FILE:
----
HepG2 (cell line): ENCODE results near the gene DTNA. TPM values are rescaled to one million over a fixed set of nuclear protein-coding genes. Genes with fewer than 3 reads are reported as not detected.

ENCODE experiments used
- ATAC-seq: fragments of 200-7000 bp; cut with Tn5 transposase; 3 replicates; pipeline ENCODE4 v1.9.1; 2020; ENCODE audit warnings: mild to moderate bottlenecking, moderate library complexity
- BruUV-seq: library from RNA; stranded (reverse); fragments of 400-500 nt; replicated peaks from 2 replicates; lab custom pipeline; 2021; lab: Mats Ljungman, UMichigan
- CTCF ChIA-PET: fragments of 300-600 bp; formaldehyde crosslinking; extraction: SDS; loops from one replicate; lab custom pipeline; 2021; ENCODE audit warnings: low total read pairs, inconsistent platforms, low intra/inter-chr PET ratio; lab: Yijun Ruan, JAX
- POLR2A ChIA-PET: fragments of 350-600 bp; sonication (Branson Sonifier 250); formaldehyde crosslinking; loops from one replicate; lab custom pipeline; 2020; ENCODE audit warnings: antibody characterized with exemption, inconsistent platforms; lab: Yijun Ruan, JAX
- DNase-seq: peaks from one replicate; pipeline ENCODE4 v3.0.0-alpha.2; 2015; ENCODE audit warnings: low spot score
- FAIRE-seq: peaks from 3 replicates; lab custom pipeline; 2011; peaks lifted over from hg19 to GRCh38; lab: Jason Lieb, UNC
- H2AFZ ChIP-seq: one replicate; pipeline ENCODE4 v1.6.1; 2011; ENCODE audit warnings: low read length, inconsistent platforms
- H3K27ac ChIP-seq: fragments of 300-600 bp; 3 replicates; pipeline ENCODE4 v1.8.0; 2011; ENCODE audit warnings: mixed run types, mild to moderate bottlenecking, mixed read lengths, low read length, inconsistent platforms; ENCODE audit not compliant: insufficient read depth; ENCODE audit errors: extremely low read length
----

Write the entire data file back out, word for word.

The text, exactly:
HepG2 (cell line): ENCODE results near the gene DTNA. TPM values are rescaled to one million over a fixed set of nuclear protein-coding genes. Genes with fewer than 3 reads are reported as not detected.

ENCODE experiments used
- ATAC-seq: fragments of 200-7000 bp; cut with Tn5 transposase; 3 replicates; pipeline ENCODE4 v1.9.1; 2020; ENCODE audit warnings: mild to moderate bottlenecking, moderate library complexity
- BruUV-seq: library from RNA; stranded (reverse); fragments of 400-500 nt; replicated peaks from 2 replicates; lab custom pipeline; 2021; lab: Mats Ljungman, UMichigan
- CTCF ChIA-PET: fragments of 300-600 bp; formaldehyde crosslinking; extraction: SDS; loops from one replicate; lab custom pipeline; 2021; ENCODE audit warnings: low total read pairs, inconsistent platforms, low intra/inter-chr PET ratio; lab: Yijun Ruan, JAX
- POLR2A ChIA-PET: fragments of 350-600 bp; sonication (Branson Sonifier 250); formaldehyde crosslinking; loops from one replicate; lab custom pipeline; 2020; ENCODE audit warnings: antibody characterized with exemption, inconsistent platforms; lab: Yijun Ruan, JAX
- DNase-seq: peaks from one replicate; pipeline ENCODE4 v3.0.0-alpha.2; 2015; ENCODE audit warnings: low spot score
- FAIRE-seq: peaks from 3 replicates; lab custom pipeline; 2011; peaks lifted over from hg19 to GRCh38; lab: Jason Lieb, UNC
- H2AFZ ChIP-seq: one replicate; pipeline ENCODE4 v1.6.1; 2011; ENCODE audit warnings: low read length, inconsistent platforms
- H3K27ac ChIP-seq: fragments of 300-600 bp; 3 replicates; pipeline ENCODE4 v1.8.0; 2011; ENCODE audit warnings: mixed run types, mild to moderate bottlenecking, mixed read lengths, low read length, inconsistent platforms; ENCODE audit not compliant: insufficient read depth; ENCODE audit errors: extremely low read length